Below is a hopefully useful summary of some crucial keys to “unlocking” Matthew 24.

    • Key Verses to Note and Mark in Your Bible
      • v. 3 (“these things”);
      • vv. 15-20 (“when you seeflee…”);
      • vv. 23,27 (Paraphrase: “Do not believe anyone who says I have come; it will be unequivocally false every single time. Trust Me, you will know when I returnyou will not need anyone to tell you.”
      • v. 34 (“…this generation will not pass way until all these things take place…”)
    • Key Verses to Note and Mark in Your Bible
      • v. 36 (“but of that day”—i.e., “that other day about which you asked Me” [see v. 4]);
      • vv. 37-39 (“…as were the days of Noah, so will be the coming of the Son of Man… they were unaware until the flood came…”);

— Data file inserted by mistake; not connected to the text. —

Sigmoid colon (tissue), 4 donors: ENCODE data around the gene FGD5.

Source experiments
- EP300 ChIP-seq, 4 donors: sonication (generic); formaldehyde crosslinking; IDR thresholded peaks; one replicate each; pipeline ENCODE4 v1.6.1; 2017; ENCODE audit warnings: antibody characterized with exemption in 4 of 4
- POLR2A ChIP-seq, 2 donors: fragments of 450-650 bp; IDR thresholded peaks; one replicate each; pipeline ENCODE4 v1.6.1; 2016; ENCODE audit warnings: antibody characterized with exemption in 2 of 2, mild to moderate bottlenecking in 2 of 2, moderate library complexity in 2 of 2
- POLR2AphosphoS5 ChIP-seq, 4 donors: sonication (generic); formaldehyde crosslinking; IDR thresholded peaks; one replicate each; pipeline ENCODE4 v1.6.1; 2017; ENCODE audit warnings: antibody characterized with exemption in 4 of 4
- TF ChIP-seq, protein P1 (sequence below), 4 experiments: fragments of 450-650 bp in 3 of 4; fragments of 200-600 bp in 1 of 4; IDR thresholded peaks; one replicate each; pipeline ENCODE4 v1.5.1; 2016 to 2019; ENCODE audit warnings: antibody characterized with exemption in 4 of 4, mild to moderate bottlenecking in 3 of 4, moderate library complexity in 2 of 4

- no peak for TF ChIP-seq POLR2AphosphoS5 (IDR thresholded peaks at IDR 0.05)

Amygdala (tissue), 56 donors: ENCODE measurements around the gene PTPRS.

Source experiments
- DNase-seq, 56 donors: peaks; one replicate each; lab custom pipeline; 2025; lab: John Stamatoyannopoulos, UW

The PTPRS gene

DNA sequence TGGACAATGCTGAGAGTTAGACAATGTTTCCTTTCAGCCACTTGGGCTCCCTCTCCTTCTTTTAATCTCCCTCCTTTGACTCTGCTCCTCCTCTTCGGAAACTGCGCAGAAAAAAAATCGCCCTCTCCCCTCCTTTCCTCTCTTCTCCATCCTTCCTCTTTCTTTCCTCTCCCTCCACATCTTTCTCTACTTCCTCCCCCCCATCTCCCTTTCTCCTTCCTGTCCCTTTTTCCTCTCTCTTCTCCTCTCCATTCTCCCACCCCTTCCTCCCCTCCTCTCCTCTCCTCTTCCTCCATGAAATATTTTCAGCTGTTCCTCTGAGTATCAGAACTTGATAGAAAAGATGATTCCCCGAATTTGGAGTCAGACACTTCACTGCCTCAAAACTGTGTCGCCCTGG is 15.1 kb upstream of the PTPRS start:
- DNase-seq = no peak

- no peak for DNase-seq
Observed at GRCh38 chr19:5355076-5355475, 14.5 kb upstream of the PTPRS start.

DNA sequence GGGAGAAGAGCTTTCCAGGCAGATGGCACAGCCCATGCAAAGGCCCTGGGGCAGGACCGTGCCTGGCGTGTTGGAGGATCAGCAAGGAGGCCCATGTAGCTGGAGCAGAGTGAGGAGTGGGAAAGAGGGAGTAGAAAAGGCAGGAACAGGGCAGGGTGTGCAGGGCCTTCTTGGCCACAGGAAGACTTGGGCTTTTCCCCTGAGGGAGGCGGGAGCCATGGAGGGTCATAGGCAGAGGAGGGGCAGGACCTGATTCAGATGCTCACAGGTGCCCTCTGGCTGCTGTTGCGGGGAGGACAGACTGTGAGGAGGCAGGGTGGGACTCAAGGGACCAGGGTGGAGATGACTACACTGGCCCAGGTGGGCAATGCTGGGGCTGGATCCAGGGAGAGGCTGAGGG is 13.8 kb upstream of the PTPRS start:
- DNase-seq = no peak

• v. 42 (“…you know not on what day…”)
      • v. 44 (“…an hour you do not expect…”)
      • v. 50 (“…in a day he does not expect, and an hour he does not know…”).

* One could, really, interpret these three questions as being really two, or two and a half. The difficult part is determining if question #2 belongs as a part of #1, or of #3. It could be a reference to “His coming” to execute “these things;” or it could be a reference to “His coming” at the “end of the world.”

**  It is possible that vv. 29-31 are an exception to this; it is certain that vv. 29-31 are quite difficult.